Loading...
Blog

Blog

10 Things to Do in Your 60s to Be Active at 80

People often celebrate the idea of a long and happy life. While it’s wonderful to have as many years as possible to spend with loved ones, doctors increasingly distinguish lifespan from healthspan. Lifespan is the number of years of life. Healthspan is the amount of time you live free of serious illness or disease.

woman in 60's lifting dumbbells' and smiling

There are steps you can take to increase the length of your healthspan. It is never too late to start. In your 60s, you can make lifestyle choices that improve your chances of remaining active well into your 80s.

Increasing Healthspan of Life in Your 60s

According to the CDC, in 2020, a person at age 60 could expect to live, on average, for another 22.9 years. But the World Health Organization, in 2019, found the healthy life expectancy of a 60-year-old in the U.S. to be 16.4 years. WHO measures healthy life expectancy as the time before the start of serious illness. These include conditions like heart disease, cancer, stroke, chronic obstructive pulmonary disease (COPD), and type 2 diabetes.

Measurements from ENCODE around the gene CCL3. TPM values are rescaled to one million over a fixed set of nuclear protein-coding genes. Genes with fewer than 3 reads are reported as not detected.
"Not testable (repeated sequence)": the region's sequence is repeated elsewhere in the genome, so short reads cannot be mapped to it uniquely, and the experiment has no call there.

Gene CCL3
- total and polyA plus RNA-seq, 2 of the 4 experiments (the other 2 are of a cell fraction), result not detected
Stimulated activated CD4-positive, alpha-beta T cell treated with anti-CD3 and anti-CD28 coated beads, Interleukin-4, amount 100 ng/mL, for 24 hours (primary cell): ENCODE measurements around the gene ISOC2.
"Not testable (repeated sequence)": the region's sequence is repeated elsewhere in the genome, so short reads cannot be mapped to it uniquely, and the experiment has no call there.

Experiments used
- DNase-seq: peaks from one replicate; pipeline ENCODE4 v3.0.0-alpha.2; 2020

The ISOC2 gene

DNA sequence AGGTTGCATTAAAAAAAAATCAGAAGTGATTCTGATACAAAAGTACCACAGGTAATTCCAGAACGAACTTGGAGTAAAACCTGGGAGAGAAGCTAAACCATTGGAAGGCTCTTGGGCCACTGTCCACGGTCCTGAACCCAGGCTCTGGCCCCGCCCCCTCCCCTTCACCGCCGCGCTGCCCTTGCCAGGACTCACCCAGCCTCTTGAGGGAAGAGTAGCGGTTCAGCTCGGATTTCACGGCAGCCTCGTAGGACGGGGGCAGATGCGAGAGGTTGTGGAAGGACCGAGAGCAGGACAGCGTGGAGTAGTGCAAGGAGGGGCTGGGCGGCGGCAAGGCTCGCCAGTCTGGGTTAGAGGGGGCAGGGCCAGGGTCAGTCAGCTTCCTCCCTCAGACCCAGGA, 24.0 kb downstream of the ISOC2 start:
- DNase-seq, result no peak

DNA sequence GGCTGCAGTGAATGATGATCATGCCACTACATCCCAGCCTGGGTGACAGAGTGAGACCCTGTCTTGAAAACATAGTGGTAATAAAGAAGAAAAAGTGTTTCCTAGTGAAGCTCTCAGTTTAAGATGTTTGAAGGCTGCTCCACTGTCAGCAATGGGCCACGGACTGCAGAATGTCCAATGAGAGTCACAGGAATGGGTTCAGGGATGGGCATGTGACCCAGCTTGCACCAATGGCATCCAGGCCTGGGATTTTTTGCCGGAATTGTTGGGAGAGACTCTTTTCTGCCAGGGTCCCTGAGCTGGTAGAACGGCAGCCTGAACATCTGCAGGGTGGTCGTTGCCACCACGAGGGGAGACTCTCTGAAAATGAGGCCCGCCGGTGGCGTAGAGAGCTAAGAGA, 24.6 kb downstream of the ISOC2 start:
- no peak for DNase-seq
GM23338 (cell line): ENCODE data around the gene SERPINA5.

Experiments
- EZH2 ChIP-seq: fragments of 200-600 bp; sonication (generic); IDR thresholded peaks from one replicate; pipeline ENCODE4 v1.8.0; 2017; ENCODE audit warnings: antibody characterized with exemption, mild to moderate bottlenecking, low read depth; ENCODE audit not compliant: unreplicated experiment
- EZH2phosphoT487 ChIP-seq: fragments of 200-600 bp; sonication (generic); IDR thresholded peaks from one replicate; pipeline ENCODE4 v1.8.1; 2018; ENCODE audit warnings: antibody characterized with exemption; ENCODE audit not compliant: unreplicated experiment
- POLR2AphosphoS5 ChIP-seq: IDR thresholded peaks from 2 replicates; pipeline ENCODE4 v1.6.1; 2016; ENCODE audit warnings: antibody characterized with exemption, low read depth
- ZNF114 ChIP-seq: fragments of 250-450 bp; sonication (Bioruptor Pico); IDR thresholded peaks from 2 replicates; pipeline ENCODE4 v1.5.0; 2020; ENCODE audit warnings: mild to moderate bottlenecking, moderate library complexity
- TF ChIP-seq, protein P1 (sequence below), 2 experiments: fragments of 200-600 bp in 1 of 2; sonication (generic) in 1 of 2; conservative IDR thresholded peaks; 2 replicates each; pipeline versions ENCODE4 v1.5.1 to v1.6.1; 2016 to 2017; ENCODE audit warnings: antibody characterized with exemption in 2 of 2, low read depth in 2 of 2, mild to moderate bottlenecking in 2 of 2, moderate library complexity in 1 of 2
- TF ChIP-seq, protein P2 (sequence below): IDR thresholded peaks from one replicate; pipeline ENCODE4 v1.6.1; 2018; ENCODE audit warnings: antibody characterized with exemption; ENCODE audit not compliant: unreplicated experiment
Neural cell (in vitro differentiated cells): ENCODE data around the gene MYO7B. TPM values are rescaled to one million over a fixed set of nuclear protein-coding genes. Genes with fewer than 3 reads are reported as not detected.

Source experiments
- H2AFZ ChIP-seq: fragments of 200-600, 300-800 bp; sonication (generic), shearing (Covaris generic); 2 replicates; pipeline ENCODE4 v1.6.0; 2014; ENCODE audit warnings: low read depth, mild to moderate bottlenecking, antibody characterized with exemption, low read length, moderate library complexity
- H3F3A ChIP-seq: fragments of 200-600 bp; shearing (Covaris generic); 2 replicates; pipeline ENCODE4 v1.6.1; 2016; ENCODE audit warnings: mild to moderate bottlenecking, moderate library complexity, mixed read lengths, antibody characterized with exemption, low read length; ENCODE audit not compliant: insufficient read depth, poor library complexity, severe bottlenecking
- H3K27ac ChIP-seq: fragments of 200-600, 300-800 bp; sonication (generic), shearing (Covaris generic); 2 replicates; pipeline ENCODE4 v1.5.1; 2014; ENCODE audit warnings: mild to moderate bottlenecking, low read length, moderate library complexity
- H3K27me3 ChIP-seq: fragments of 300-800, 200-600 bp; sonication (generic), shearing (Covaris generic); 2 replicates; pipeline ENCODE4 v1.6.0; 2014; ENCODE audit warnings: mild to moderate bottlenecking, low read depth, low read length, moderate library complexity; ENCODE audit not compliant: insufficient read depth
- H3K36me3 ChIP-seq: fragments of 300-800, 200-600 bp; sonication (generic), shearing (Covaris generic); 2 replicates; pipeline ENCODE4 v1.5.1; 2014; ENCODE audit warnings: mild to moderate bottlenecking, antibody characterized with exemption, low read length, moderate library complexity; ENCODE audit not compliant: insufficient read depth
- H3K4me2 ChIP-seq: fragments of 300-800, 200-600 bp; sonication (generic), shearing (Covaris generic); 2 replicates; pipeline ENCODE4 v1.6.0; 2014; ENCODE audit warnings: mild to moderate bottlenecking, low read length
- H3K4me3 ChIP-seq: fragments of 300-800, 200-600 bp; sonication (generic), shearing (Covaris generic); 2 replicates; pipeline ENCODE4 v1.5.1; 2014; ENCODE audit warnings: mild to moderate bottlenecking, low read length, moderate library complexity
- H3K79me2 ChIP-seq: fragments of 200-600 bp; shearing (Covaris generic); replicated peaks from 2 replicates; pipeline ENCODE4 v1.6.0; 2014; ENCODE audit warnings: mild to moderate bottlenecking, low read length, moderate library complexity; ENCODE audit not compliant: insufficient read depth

People in their 60s can increase the number of healthy years ahead through healthy eating, physical activity, social connections, and regular doctor’s visits.

10 Things You Can Do in Your 60s to be Active in Your 80s

1. Exercise

Aim for 30 minutes of exercise every day. Once a week, do something that raises your heart rate. Strength training with light weights also helps keep muscles robust and healthy.

2. Adopt Healthy Eating Habits

Make small changes toward healthy eating. Increase your fiber intake, fill your plate with vegetables, fruit, whole grains, beans, and fish. Drink lots of water. Reduce your intake of meat, dairy, and sugary foods.

3. Avoid Alcohol

Drink only small amounts of alcohol or none at all. A safe amount is 7 drinks a week and no more than one or two drinks per day. Examples of one drink are 12 ounces of beer or 5 ounces of wine.

4. Stop Smoking